Verbatim: What European Security Services Say About the Muslim Brotherhood in Europe

October 2, 2023

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The Muslim Brotherhood in Europe is a controversial topic, frequently subjected to misinterpretations and manipulations. Opinions on it vary from those who argue that it does not exist and that it is bigoted and conspiratorial thinking to argue otherwise, to those who claim that it does and it is, in substance, similar to groups like al Qaeda or the Islamic State; from those who believe that it is a force that has evolved over time and now embraces democracy and the positive integration of Muslims in European society, to those who argue that it is a complex movement that, while showing a moderate façade, is in reality engaged in non-violent but nonetheless highly problematic activities (a position held by this author).  

Much of the confusion stems from the opaque and secretive nature of the Brotherhood and, consequently, the difficulty of obtaining clear and unequivocal information. As the Brotherhood was founded and operates mostly in Middle Eastern countries where local regimes have enacted various forms of repression against it, the movement has always seen dissimulation of many aspects of its structure and goals as a necessary tactic to survive. Organizations belonging to the Brotherhood’s family in the Arab world have therefore gone to great lengths to hide various aspects of their inner workings. It is a tactic that, given the context, is understandable and has ensured the movement’s survival in tough political environments for almost a century.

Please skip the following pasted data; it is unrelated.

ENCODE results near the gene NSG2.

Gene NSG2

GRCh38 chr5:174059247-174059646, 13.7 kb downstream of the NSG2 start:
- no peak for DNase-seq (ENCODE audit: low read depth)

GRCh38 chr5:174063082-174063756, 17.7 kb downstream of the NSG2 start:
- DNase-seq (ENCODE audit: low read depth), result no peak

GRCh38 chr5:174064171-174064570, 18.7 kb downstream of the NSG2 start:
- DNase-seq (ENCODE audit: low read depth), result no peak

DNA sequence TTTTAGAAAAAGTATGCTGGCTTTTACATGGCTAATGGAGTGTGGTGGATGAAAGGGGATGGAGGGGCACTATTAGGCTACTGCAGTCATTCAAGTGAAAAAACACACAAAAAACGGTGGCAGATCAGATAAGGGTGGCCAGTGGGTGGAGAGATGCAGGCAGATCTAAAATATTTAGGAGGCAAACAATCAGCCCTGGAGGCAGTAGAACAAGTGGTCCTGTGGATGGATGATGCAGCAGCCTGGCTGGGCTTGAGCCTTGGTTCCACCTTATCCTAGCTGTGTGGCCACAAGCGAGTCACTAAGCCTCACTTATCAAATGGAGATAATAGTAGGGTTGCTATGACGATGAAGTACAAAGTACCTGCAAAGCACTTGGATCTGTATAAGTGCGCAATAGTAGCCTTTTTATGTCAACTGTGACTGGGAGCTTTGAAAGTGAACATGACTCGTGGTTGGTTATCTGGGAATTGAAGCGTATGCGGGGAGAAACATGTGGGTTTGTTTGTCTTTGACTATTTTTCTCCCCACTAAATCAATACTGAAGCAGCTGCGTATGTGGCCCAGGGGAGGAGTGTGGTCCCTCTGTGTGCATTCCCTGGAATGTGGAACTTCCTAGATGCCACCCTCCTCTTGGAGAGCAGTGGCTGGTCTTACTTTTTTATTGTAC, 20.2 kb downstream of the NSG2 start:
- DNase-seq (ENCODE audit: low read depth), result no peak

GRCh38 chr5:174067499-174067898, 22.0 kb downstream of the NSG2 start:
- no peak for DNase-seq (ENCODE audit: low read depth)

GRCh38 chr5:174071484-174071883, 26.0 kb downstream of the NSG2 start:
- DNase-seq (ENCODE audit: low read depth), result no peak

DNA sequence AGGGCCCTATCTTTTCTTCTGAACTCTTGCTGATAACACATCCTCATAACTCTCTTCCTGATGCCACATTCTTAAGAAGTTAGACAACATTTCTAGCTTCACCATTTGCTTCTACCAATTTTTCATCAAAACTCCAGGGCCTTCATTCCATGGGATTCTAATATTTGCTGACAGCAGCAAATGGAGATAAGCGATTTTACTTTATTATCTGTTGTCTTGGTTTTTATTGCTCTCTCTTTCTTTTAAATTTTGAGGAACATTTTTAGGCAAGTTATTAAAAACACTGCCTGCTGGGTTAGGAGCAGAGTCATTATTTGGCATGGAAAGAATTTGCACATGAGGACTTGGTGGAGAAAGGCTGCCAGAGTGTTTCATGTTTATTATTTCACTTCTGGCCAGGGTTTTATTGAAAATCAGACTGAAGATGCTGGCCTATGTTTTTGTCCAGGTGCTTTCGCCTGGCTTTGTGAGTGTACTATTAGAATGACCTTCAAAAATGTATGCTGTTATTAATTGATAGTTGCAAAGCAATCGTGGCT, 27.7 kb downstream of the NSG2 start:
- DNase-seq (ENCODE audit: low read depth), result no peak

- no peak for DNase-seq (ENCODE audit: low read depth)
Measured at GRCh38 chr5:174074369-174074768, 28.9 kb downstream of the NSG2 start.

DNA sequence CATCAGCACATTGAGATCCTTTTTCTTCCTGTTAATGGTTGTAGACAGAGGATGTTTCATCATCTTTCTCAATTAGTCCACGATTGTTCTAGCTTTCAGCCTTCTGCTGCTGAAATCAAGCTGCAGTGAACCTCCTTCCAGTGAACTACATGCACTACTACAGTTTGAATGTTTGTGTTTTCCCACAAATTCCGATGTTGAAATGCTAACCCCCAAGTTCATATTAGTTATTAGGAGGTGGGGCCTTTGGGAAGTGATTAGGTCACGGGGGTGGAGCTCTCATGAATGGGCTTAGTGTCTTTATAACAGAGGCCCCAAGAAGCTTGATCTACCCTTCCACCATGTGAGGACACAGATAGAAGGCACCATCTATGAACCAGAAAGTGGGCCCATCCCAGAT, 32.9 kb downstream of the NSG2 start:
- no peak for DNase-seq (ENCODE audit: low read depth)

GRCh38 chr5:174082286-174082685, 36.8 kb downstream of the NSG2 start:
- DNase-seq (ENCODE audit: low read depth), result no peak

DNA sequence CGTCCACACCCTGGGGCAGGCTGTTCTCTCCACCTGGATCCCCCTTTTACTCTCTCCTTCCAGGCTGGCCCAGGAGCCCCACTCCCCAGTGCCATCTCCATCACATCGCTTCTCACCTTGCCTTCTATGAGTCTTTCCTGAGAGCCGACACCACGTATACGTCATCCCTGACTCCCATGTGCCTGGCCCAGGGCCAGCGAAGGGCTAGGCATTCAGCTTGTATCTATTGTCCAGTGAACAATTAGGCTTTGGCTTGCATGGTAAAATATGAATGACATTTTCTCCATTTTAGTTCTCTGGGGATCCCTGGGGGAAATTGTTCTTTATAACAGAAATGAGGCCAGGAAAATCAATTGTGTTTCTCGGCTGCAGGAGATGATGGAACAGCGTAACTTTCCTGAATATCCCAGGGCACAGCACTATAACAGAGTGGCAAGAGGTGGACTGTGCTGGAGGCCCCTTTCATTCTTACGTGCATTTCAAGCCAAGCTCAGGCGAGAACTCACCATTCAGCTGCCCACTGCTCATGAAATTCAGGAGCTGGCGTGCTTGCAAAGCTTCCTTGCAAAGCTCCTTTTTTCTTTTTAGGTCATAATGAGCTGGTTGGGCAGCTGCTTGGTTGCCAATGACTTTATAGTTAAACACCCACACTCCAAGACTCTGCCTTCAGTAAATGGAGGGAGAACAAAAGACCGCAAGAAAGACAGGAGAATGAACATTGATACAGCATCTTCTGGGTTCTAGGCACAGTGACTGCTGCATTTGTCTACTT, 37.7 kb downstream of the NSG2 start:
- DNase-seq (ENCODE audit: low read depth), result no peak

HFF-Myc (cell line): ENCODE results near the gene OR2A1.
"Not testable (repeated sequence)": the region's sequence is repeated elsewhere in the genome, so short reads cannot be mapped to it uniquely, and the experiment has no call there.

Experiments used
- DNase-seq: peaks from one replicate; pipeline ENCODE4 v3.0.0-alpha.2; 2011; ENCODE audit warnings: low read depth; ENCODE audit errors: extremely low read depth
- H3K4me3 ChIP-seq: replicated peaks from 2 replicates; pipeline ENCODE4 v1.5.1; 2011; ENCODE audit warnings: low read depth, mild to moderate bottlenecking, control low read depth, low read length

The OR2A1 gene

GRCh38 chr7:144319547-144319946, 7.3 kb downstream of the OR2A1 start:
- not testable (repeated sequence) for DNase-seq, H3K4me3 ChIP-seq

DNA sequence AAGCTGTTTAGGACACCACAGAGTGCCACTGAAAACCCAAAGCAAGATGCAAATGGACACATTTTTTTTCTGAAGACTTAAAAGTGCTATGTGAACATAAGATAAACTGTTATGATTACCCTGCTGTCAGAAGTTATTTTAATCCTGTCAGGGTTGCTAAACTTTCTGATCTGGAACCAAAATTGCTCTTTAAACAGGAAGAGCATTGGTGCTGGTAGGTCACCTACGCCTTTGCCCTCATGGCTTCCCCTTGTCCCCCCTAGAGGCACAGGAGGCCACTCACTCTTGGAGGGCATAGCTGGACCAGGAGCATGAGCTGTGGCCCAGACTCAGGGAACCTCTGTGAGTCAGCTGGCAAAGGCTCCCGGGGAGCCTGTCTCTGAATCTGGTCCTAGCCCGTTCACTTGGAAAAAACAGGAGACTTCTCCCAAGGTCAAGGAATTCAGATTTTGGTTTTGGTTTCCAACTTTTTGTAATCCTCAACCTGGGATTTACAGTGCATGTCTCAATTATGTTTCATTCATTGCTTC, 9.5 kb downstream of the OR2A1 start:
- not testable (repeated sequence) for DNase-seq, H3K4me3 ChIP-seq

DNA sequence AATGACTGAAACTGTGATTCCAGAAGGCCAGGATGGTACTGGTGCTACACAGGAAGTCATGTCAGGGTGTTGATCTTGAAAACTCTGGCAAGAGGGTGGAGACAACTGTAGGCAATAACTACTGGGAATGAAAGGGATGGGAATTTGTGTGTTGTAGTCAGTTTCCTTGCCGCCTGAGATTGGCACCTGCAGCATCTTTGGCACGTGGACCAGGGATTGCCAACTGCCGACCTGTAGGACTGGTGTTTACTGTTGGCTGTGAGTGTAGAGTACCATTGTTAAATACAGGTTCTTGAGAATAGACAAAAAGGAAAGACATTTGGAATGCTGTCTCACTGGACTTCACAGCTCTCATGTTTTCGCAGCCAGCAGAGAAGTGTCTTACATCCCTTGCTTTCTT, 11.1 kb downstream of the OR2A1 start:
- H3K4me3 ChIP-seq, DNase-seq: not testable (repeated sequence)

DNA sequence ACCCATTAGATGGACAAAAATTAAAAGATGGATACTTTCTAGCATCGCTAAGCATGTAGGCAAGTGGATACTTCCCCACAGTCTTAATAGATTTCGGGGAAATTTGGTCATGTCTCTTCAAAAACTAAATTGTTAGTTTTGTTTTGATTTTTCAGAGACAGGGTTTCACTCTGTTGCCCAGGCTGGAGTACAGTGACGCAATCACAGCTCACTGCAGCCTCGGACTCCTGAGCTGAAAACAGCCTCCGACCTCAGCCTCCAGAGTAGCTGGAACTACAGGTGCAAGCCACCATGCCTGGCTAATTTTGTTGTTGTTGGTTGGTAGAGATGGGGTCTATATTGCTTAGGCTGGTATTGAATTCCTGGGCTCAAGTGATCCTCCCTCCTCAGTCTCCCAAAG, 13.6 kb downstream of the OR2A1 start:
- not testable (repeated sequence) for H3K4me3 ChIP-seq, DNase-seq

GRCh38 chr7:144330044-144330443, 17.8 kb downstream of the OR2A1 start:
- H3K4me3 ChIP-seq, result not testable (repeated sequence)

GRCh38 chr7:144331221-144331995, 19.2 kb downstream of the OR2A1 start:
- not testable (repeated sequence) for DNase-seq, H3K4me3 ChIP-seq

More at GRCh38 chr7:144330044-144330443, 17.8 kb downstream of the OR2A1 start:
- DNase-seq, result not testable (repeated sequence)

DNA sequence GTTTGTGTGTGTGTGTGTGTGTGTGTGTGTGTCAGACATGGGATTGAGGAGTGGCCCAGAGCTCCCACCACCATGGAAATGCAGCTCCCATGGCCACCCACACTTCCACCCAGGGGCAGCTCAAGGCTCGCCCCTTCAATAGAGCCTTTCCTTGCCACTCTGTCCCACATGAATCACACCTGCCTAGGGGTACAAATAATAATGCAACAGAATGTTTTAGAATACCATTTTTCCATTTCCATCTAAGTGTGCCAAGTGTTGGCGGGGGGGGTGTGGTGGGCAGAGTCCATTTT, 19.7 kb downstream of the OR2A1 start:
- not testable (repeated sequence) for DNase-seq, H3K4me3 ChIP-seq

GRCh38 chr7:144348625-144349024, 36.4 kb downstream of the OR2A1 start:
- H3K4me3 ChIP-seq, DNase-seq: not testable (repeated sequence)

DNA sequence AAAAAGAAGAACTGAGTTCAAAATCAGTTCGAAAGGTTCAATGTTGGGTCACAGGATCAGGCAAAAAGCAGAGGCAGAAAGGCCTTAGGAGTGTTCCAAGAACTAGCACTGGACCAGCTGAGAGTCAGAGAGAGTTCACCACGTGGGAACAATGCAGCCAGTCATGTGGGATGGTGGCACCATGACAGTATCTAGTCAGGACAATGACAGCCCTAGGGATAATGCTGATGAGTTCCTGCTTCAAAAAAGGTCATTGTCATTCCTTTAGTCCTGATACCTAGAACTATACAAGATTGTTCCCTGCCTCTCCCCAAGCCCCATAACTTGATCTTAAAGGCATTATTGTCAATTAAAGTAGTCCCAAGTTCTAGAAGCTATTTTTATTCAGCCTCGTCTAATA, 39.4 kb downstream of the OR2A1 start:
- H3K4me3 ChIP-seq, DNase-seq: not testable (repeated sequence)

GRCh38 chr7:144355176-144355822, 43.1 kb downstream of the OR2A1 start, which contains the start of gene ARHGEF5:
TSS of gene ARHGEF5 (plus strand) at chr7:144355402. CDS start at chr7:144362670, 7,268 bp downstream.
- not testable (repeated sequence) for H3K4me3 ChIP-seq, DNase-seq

Somewhat counterintuitively, the secrecy that shrouds Brotherhood networks is somewhat greater in the West, where the Brotherhood is not considered a terrorist organization and can generally operate freely within a democratic framework. Brotherhood branches in the Middle East, as said, have historically kept secret many aspects of their activities, but they have never denied their own existence. That denial is common in the West where most Brotherhood-linked activists and organizations not only shroud in secrecy their inner workings but even refuse to admit any Brotherhood connection. Brotherhood activists and sympathizers also tend to attack those who highlight the existence of Brotherhood-linked networks in Europe and their problematic nature with charges of shoddy research, conspiratorial views, and bigotry. 

Given these dynamics, it is important to observe what entities across Europe, whose institutional mandate is to monitor potential threats to their countries, think about the movement, from its very existence to its tactics and goals. The Brotherhood is not designated as a terrorist organization by the European Union or by any individual European country. At the same time, however, the security services of virtually all European countries have long monitored the movement---a fact that is per se telling.

European security services have kept the movement under watch with different degrees of intensity. Those that have a broad institutional mandate that leads them to monitor all potential threats to their countries’ democratic and constitutional order, like Germany’s Office for the Protection of the Constitution (Verfassungsschutz, both at the federal level and in all 16 German states), have done so more extensively than some of their counterparts throughout Europe whose mandate is narrower and law enforcement-like. And in each country the degree of scrutiny of the Brotherhood varies with time, depending on factors such as the existence of more immediate security threats or input from political decisionmakers.

Yet, without exception, all European security services adopt a highly negative view of the Muslim Brotherhood on the Continent. All European security services which have publicly expressed views on the Muslim Brotherhood in Europe over the last twenty years have clearly and consistently stated that: